Postfix Virtual Hosting

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Note: Webmin can be used for virtual hosting most easily with the Virtualmin hosting control panel. It automates all of the following tasks, as well as many others commonly needed in a virtual hosting environment, such as setting up email, name service, and databases. Virtualmin is available for free download in Webmin module form from Webmin's home page, as well as an easy to install script from the Virtualmin download page at Virtualmin.com.

Virtual Hosting email with Postfix

At this point, if you've performed the configuration in the previous tutorial, you'll be able to accept mail for any number of domains. However, this is not the same as providing independent virtual hosting support with Postfix, because you can only have one user of a given name and mail sent to that user name at any of the domains for which you accept mail will be delivered to that user. So, for example, if you hosted swelltech.com, penguinfeet.org, and nostarch.com on the same server, and mail was sent to user joe at each of those domains, all three mails would end up in the same mailbox. Therefore, you have to introduce another layer to solve this problem.

Postfix Mail Server has two commonly used methods for solving this problem. The first is the native Postfix method, using a virtual table to direct mail to the correct destination. The second method is modeled after the way Sendmail handles the problem, and is therefore a lot more complex. Because simplicity is better than complexity, you'll learn the native Postfix mechanism exclusively. The Postfix virtual man page covers both methods in moderate detail. If you have an older Sendmail Mail Server installation that is being converted to Postfix you may wish to use the second method and maintain your current virtual mail configuration. If you will be running an extremely large number of virtual domains, it is likely preferable to use the second method, as well.

The first step for setting up virtual domain delivery is for you to create a virtual map table using the Virtual Domains page (Figure 10.7, "The Virtual Domains Table". Enter the map type (hash, dbm, etc.), followed by the file name of the flat file that will contain the table information. For example, you could use /etc/postfix/virtual for this purpose. This is a pretty common location for this file.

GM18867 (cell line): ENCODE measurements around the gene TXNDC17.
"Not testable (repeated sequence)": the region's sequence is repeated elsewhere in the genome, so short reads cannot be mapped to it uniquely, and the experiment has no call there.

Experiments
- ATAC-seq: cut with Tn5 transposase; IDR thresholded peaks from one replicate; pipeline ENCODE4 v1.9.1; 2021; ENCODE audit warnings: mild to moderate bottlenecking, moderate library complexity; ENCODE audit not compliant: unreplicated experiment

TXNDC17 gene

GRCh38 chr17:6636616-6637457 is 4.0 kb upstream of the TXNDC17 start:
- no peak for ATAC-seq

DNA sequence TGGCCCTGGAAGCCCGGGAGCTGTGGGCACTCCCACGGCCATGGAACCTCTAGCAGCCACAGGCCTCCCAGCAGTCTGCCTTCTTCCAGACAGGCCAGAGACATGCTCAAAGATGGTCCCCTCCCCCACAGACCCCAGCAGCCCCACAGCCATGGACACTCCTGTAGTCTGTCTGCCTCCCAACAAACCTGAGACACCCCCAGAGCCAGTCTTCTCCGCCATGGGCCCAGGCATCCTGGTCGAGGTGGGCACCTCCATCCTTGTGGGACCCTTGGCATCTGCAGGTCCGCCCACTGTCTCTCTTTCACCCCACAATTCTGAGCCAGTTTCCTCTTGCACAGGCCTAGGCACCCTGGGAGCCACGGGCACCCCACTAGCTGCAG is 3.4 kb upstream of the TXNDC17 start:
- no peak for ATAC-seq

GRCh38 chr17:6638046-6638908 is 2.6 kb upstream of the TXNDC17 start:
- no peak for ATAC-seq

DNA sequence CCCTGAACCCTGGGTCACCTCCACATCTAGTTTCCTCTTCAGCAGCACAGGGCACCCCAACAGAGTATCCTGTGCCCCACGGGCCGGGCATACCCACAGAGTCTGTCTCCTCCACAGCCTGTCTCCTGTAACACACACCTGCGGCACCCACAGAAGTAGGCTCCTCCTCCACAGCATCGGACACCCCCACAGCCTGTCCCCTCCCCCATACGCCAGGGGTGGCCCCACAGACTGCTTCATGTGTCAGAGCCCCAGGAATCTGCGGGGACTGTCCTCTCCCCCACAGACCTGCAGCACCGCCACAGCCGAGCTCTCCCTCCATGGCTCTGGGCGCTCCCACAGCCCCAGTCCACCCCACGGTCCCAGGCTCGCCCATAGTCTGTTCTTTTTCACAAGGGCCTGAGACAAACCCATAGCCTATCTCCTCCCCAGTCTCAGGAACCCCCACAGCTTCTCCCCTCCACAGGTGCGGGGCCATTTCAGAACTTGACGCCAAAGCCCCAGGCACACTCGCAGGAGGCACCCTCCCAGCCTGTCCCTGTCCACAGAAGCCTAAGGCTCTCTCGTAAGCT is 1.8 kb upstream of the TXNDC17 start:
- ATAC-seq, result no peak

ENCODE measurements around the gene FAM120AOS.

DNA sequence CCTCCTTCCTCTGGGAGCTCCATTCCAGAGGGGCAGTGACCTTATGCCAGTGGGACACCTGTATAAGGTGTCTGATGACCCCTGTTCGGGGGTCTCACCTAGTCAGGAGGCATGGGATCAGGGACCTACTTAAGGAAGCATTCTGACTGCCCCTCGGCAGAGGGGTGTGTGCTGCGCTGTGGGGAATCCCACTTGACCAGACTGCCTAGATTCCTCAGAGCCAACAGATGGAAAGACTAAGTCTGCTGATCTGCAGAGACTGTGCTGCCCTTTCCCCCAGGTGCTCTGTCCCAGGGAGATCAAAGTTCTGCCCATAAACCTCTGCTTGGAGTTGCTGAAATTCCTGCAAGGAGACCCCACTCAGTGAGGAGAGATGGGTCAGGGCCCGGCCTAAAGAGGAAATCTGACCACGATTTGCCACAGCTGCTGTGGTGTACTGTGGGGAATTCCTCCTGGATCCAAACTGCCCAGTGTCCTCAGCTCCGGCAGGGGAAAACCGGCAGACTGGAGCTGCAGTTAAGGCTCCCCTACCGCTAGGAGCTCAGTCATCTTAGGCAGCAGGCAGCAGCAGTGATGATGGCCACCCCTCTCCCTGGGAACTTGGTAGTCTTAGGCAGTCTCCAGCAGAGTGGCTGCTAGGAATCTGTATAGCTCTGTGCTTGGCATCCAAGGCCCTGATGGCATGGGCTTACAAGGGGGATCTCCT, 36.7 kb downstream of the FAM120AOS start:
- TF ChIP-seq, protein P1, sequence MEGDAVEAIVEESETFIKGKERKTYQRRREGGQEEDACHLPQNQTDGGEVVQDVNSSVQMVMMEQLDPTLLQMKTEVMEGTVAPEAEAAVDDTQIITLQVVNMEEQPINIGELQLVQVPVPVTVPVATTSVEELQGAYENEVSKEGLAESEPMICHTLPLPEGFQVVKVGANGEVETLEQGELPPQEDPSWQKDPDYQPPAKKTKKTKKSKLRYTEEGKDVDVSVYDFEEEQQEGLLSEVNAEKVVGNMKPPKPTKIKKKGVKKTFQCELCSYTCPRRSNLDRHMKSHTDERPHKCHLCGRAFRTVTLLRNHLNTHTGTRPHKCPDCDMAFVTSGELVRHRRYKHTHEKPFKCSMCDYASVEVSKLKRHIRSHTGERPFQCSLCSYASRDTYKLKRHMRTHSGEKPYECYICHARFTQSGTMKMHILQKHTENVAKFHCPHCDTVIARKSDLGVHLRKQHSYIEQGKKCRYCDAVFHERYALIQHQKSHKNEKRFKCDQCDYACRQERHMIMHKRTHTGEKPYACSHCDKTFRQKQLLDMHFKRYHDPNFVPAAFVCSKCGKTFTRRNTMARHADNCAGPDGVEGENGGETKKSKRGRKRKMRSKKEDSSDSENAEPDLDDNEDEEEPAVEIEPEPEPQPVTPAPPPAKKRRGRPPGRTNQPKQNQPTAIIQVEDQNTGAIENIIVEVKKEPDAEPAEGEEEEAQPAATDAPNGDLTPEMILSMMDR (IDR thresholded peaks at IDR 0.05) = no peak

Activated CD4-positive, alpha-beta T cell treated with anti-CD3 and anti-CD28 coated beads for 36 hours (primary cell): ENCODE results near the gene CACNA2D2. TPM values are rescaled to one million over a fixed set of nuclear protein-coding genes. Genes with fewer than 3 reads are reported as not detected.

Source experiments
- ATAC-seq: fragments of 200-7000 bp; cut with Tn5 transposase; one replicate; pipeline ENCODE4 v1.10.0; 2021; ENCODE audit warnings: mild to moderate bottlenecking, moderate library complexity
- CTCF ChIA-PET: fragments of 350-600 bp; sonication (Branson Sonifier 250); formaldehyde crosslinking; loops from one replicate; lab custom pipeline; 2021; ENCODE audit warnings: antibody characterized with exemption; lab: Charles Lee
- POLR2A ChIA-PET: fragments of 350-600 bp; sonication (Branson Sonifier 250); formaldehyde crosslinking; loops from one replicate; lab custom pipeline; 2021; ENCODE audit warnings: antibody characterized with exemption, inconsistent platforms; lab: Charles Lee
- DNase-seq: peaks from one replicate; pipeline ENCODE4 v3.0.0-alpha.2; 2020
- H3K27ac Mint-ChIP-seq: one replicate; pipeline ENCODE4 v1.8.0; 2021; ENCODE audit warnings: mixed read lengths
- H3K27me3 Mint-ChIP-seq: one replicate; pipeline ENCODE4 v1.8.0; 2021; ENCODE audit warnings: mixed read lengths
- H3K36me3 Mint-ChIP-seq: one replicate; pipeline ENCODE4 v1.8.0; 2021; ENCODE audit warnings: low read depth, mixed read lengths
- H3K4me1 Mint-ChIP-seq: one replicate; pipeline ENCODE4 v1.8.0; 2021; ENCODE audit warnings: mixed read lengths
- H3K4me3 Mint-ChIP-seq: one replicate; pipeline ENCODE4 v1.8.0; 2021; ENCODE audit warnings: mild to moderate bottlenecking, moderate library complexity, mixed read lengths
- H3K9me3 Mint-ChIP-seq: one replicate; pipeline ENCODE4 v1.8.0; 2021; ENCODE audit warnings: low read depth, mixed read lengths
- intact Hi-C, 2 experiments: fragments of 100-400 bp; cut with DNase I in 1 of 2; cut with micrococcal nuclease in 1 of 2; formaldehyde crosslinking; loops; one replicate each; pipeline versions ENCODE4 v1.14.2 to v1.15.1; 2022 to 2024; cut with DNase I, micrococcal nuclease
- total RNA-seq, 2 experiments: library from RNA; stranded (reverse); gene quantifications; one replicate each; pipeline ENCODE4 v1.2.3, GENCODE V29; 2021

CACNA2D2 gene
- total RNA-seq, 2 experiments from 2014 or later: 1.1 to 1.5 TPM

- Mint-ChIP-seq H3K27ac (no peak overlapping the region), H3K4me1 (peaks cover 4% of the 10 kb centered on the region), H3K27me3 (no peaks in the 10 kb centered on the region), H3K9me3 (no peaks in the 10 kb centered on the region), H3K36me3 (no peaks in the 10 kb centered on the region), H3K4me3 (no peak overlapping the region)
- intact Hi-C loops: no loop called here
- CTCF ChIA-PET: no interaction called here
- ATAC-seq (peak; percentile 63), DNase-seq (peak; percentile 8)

Figure 10.7. The Virtual Domains Table
Adding a virtual domains table

Save and apply the change, and return to the Virtual Domains page. Now, you can click the New mapping button. You first have to create a generic map for the new domain. So, for the Name field, enter your virtual domain name. In the Maps to... field, you can technically enter anything you like (as long as we enter something). The custom seems to be to enter virtual in this field, as that is its purpose. Click Save mapping to add it to the virtual table.

Next, you'll want to add a postmaster alias, as all mail servers must have a functioning postmaster address to be compliant with the relevant RFC. So, click New mapping again. This time enter postmaster@virtual.domain into the Name field, where virtual.domain is the name of your domain. Then enter postmaster into the Maps to... field so that mail to this address will be mapper to the local postmaster address for normal delivery.

Finally, you're ready to start adding your virtual domain users to the table. Once again, create a new mapping. Fill in your new virtual domain mail address in the Name field. For example, you might fill in joe@virtual.domain. In the Maps to... section, enter the name of a local user that you would like to receive mail for this address. In this case, you would use virtual-joe or perhaps virtual.domain.joe. This new local user must exist for mail to be delivered, therefore you'll need to add the new user to the system.

Now, Save and Apply your changes, and test it out! The virtual maps can be handled by various database types, or exported to an LDAP Server database. There is no reasonable limit to the number of virtual users and domains you can have.

See also